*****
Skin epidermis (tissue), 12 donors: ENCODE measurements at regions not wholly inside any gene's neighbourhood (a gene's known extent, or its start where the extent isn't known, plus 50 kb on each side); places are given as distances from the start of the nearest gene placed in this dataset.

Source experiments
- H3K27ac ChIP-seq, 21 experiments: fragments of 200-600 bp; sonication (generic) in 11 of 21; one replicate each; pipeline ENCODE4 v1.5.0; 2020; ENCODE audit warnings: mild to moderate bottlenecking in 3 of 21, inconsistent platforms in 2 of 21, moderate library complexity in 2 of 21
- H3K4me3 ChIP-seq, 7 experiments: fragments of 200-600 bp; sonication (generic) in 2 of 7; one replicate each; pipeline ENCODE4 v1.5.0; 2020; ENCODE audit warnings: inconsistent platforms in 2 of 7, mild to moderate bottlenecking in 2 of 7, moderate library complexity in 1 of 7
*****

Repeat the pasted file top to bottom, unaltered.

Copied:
Skin epidermis (tissue), 12 donors: ENCODE measurements at regions not wholly inside any gene's neighbourhood (a gene's known extent, or its start where the extent isn't known, plus 50 kb on each side); places are given as distances from the start of the nearest gene placed in this dataset.

Source experiments
- H3K27ac ChIP-seq, 21 experiments: fragments of 200-600 bp; sonication (generic) in 11 of 21; one replicate each; pipeline ENCODE4 v1.5.0; 2020; ENCODE audit warnings: mild to moderate bottlenecking in 3 of 21, inconsistent platforms in 2 of 21, moderate library complexity in 2 of 21
- H3K4me3 ChIP-seq, 7 experiments: fragments of 200-600 bp; sonication (generic) in 2 of 7; one replicate each; pipeline ENCODE4 v1.5.0; 2020; ENCODE audit warnings: inconsistent platforms in 2 of 7, mild to moderate bottlenecking in 2 of 7, moderate library complexity in 1 of 7